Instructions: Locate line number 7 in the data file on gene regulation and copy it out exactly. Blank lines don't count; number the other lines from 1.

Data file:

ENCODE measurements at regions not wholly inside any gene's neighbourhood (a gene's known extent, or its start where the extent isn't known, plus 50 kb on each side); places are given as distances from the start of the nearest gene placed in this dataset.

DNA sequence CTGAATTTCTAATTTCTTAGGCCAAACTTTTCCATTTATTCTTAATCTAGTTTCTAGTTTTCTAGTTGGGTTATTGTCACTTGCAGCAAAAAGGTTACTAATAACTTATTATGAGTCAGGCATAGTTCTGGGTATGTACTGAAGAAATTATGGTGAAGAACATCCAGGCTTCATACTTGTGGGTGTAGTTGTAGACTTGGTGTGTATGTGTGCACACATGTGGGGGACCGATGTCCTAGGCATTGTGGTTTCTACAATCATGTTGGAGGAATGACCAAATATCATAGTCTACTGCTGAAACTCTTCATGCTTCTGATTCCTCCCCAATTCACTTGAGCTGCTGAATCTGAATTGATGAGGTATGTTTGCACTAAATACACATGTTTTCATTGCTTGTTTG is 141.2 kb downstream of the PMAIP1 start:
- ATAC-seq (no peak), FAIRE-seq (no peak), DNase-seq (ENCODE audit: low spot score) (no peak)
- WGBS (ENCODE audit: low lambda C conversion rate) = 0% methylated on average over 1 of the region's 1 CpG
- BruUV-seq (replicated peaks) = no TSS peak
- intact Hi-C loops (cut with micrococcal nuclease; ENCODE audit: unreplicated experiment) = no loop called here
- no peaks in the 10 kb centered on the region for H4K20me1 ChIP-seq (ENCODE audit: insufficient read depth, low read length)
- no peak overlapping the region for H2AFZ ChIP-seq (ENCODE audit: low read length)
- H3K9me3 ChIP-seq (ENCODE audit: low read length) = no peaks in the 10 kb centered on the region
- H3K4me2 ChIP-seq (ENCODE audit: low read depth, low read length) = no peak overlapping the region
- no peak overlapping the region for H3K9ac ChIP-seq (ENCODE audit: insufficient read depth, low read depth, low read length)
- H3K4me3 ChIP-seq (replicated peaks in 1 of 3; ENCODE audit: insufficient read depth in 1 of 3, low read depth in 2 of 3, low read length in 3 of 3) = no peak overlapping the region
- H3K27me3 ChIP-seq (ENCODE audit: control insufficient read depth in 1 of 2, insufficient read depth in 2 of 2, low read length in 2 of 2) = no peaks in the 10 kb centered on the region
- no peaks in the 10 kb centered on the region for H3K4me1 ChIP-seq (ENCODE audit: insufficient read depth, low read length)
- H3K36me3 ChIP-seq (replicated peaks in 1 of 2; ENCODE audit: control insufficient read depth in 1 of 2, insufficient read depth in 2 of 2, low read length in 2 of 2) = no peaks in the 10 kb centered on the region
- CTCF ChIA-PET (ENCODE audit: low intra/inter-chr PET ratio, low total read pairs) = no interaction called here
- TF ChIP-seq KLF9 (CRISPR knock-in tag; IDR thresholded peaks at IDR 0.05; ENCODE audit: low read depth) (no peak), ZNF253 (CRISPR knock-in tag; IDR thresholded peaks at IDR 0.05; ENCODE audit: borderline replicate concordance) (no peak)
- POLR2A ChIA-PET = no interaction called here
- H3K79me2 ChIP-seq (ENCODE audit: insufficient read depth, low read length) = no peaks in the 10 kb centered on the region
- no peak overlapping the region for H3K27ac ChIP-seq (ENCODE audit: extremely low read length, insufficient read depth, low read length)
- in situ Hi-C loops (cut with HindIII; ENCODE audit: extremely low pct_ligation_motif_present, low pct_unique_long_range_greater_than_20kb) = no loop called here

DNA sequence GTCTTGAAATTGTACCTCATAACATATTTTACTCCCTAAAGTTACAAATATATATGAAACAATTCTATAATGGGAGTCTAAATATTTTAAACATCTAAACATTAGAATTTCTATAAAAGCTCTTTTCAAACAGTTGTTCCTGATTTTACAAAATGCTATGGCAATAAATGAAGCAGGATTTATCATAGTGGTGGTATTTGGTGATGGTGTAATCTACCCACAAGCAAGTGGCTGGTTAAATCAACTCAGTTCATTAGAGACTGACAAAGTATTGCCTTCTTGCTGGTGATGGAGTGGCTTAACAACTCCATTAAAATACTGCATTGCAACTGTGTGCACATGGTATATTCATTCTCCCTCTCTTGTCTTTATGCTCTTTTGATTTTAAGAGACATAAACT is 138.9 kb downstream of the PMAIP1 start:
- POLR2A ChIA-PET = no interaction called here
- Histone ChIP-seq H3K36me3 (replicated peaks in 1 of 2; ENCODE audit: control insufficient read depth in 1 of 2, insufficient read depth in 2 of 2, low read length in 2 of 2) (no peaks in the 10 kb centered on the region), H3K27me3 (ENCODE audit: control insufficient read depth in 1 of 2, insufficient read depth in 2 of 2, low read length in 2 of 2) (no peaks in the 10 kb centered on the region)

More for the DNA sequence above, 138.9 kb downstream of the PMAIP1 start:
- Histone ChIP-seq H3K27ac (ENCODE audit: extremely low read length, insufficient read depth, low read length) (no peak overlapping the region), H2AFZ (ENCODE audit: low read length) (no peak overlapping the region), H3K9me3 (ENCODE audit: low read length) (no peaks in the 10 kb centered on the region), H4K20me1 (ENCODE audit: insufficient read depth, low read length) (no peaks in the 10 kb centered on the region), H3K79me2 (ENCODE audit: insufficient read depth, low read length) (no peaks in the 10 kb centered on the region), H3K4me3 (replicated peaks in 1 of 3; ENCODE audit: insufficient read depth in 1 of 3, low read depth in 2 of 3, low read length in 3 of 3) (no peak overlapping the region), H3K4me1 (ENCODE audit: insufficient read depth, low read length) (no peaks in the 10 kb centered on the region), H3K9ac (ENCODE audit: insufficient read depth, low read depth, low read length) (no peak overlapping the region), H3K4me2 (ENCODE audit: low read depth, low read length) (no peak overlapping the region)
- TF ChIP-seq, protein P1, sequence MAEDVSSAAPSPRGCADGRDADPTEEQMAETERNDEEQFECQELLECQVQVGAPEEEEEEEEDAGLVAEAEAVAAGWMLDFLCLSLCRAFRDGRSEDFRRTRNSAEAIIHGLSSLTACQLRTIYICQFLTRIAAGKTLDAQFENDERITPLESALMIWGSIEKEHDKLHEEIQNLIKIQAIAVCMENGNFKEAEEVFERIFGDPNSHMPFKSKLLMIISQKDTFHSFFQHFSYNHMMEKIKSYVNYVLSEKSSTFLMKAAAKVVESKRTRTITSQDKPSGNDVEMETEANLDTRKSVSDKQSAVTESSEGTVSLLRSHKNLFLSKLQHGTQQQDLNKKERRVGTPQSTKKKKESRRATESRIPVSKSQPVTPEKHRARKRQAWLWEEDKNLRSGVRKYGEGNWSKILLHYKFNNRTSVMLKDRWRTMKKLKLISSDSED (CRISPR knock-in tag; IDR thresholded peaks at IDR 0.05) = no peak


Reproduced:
- no peaks in the 10 kb centered on the region for H4K20me1 ChIP-seq (ENCODE audit: insufficient read depth, low read length)